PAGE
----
Ukraine, Covid, the GOP, the radical right’s takedown of the Supreme Court — take your pick, or feel free to add your own favorite bogeyman that keeps you up nights. Given the state of the world today, maybe the only thing that gets us out of bed in the morning is hope. Hope got us through 2008 with Shepard Fairey’s poster of Barrack Obama, and Rowland Scherman’s photographs, on view until June 26 at PAAM, give us another needed booster shot.
Scherman lived and worked primarily during the 1960s and ’70s, disruptive times reminiscent of today. He could have focused on the darkness: Southern police officers siccing dogs on Black demonstrators, or the drugs and carpetbagger record executives that infiltrated Laurel Canyon. Instead, he showed the world what dignity and fortitude looks like in his images of the march on Washington in 1963, and the innocence that still prevailed in the California music scene with Joni Mitchell and Judy Collins sitting together in a tree house.
Scherman portrayed the strength, resilience, joy, and beauty the human race is capable of, and isn’t that something we need to be reminded of now? How sometimes seriously flawed human beings — think of JFK and the contrast between Camelot and Vietnam, for example — could still manage to make the world a better place.
Scherman became the first Peace Corps photographer in 1961. A debonair young man with a pipe is what he looked like. “That’s what I hoped I looked like,” he says. “Determined” is how he describes himself.
“Like jillions of other people,” says Scherman, “I was bowled over by Kennedy’s speech about asking what you could do for your country.” Legend has it, and he says it’s true, that he found the name of the Peace Corps public relations person, took a bus to D.C., barged in on the nascent organization, something that you couldn’t even think of doing today, and said, “Here I am. I’m Rowland Scherman. I’m a photographer.”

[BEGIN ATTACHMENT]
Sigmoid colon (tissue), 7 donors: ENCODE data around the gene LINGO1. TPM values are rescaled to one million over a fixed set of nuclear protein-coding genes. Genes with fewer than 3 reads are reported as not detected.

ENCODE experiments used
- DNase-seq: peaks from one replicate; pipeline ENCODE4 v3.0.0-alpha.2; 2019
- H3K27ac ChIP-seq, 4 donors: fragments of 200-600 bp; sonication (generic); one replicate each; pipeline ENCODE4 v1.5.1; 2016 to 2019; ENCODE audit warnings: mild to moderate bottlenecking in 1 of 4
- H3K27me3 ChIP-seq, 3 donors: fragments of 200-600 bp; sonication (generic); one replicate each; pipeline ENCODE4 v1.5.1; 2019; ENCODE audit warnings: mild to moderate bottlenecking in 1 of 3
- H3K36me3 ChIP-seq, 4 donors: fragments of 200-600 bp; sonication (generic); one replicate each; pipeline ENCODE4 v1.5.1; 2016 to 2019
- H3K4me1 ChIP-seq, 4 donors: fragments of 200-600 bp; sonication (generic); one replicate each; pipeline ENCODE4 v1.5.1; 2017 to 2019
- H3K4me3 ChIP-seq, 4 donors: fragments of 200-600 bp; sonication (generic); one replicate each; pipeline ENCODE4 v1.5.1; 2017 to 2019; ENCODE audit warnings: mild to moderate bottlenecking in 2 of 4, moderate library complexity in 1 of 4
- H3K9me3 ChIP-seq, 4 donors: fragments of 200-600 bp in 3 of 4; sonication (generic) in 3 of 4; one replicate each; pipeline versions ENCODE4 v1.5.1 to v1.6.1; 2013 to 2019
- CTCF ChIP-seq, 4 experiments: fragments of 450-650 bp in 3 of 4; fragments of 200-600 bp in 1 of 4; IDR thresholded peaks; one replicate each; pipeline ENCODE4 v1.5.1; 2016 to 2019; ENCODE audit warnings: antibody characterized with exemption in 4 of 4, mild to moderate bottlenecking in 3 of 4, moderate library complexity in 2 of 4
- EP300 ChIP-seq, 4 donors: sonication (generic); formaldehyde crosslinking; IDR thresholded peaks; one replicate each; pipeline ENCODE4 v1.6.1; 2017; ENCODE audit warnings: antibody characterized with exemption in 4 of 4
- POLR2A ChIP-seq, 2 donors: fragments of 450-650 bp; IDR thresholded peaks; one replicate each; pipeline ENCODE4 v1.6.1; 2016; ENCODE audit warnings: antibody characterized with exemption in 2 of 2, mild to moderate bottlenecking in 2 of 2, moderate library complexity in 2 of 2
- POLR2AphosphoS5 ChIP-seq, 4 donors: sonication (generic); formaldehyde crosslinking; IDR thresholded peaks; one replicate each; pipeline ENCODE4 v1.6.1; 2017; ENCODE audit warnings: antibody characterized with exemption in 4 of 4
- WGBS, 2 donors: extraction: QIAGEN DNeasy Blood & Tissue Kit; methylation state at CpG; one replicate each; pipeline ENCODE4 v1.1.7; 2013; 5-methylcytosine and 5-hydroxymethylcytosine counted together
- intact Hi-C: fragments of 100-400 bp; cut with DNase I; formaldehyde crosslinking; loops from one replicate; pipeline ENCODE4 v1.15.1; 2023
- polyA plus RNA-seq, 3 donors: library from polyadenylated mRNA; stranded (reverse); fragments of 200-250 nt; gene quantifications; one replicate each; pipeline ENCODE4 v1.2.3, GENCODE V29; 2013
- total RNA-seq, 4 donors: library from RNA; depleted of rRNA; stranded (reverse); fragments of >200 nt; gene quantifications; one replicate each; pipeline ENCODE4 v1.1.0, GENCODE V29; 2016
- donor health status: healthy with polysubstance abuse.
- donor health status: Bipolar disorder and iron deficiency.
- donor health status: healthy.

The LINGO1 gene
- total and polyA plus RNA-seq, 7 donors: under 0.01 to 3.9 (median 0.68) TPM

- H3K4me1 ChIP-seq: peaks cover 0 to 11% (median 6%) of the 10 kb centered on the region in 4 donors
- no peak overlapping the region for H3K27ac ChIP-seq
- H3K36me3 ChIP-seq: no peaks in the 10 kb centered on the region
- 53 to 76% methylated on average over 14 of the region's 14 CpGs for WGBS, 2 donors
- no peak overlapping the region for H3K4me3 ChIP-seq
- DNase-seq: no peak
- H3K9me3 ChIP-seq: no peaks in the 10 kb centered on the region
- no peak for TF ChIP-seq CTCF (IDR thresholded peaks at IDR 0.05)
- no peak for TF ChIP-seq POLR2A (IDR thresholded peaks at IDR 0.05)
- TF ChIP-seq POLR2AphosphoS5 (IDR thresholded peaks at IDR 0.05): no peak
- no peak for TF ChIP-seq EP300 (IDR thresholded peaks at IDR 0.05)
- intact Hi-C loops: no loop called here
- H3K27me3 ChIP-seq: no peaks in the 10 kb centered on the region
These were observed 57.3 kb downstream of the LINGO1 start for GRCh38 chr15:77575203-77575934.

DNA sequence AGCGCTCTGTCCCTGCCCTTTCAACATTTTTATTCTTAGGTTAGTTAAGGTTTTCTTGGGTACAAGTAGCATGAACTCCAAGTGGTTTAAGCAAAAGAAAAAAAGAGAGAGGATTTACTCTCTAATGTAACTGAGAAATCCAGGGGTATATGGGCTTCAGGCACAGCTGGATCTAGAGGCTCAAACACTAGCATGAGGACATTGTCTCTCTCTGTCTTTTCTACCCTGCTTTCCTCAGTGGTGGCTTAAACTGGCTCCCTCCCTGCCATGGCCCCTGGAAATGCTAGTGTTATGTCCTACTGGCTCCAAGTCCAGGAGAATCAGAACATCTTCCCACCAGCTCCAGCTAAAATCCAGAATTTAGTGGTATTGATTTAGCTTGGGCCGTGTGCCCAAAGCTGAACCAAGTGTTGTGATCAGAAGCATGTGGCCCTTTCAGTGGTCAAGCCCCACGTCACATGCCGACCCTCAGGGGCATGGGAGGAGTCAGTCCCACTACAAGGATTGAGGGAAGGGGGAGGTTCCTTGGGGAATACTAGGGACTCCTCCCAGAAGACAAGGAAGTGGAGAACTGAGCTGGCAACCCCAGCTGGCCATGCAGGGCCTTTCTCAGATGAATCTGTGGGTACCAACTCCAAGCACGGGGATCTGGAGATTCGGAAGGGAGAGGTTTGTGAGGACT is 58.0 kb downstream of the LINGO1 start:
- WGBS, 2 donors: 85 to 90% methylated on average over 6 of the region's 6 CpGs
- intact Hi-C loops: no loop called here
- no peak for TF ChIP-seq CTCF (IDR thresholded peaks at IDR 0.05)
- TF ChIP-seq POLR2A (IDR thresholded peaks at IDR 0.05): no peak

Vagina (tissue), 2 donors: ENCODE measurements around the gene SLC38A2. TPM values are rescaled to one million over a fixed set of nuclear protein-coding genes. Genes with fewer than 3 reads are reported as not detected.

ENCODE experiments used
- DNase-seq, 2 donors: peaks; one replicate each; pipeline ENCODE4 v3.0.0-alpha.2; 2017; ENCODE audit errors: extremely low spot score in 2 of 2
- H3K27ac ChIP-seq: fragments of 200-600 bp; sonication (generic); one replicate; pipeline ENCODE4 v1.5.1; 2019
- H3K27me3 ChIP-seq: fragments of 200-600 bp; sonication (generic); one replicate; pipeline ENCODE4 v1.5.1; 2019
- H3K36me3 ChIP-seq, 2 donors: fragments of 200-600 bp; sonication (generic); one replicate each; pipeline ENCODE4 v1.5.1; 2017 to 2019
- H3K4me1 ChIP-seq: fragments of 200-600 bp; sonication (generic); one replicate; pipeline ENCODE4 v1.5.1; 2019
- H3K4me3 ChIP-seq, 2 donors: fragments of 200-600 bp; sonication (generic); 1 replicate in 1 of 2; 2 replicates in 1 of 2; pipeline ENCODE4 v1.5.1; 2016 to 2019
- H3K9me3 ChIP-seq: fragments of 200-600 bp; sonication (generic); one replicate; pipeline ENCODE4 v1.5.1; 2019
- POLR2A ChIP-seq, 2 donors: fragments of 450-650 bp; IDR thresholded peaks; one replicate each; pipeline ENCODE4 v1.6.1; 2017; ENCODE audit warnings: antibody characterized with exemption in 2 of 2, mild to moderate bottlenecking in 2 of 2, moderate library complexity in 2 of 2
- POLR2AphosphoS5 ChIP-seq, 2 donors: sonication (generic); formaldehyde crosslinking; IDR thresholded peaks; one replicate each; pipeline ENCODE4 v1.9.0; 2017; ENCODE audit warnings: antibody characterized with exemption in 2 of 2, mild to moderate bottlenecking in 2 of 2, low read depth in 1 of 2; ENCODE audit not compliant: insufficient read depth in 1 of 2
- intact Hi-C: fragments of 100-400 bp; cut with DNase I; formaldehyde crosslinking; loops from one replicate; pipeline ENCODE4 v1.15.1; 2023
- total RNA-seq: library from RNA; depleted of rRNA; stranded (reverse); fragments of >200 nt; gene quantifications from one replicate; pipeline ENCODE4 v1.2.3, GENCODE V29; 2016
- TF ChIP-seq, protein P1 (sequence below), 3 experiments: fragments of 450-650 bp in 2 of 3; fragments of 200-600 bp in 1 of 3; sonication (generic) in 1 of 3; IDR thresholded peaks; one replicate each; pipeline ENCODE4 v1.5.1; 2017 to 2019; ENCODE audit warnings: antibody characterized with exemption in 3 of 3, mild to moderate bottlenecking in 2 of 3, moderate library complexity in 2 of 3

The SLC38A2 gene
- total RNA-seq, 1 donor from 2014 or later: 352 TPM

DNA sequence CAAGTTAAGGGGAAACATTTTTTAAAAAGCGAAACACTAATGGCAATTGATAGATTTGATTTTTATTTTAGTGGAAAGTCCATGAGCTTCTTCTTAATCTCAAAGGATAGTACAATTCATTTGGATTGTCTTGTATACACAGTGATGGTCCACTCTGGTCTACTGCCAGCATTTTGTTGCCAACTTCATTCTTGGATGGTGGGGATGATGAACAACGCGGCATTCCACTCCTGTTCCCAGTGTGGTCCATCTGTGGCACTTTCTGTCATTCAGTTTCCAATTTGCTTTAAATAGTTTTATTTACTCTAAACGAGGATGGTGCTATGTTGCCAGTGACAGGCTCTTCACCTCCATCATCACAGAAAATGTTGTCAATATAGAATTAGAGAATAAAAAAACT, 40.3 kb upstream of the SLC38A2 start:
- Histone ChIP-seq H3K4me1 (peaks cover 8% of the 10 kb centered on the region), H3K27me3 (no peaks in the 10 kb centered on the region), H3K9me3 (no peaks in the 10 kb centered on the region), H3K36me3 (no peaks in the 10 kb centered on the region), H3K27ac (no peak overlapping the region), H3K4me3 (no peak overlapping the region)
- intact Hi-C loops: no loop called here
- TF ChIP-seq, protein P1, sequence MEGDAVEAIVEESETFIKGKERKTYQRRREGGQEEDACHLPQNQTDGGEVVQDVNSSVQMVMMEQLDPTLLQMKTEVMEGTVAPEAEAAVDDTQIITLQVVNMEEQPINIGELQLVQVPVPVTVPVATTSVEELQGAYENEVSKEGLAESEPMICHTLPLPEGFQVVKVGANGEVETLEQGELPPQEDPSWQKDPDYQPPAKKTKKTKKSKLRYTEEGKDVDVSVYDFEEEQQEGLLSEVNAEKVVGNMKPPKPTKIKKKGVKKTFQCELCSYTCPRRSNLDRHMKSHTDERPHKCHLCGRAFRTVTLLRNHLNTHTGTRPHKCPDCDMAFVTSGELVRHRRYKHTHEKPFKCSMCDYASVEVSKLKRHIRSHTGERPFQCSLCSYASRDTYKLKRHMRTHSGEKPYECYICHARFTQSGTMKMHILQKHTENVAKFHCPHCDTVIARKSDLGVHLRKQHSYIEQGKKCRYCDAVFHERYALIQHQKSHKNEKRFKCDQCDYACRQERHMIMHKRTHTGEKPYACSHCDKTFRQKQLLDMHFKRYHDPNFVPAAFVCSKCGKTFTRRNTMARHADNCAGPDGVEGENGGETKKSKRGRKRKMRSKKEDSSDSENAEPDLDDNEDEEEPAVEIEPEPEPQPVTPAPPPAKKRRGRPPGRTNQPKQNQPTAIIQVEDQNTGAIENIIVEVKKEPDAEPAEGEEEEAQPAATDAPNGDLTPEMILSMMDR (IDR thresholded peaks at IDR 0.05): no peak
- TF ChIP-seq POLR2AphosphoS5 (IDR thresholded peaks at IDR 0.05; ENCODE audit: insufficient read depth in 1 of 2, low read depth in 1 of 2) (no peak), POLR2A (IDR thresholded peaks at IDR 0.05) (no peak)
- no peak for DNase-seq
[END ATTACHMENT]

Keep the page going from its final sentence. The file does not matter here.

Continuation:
“I wasn’t a photographer,” he says now. “I was taking pictures of out-of-work actors in the Village. I didn’t know much, but I knew I wanted to do something.”
“We don’t need a photographer, kid,” was the Peace Corps official’s response. Actually, they did need a photographer — they just didn’t know it. And because Scherman stuck around, he ultimately was given an assignment that led to access to some of the most historic political and cultural events of the time.
That job was the start of a career that saw his pictures of some of the most celebrated people of the era published in Life and other magazines. “I know I’m a good portraitist,” he says of the secret to his successful career. Portraits are pretty much all he does. Try finding a landscape by Rowland Scherman. “They’re around,” he says. “Maybe in the basement.”
His pictures always reveal an engagement with the subject, even during sublimely intimate moments when the subjects are seemingly unaware of Scherman, like the shot of Arthur Ashe doing his laundry, or Mississippi John Hurt sitting on a bed, playing to a little boy.
Scherman, who turned 85 on April 30, is a wonderful storyteller, still very much engaged in the world. He’s keen on the iPhone, what its camera is capable of producing, and how it’s given everyone the ability to be a photographer. It’s easy to see that his images are as much a result of his personality and curiosity as his technical ability.
Passion and duty to country motivated Scherman to get on that bus to the Peace Corps office, but still, he was young and needed money. Was making photographs a political act for Scherman?
“Most of the time, I’d like to say it was; most of the time it was a job, it was paying the rent,” he says. “It was maybe growing into an iconic lensman like some of the people I was dealing with when I was a darkroom flunkie at Life magazine: the great Gordon Parks, and of course [Alfred] Eisenstadt. These Life guys weren’t even my favorites.”
Scherman says his list of favorite photographers changes, but always includes Jacques Henri Lartigue.
“He started photographing when he was six, and was still photographing when he was 90, and he lived through the whole century,” says Scherman. “He did a book called Diary of a Century, and he was there for everything. And it turns out I was sort of like that. What’s happened is the pictures I did 50 years ago have gathered a lot of gravitas. So, now all these pictures that were for me just doing a job have turned into an icon of an era, which I think is kind of neat.”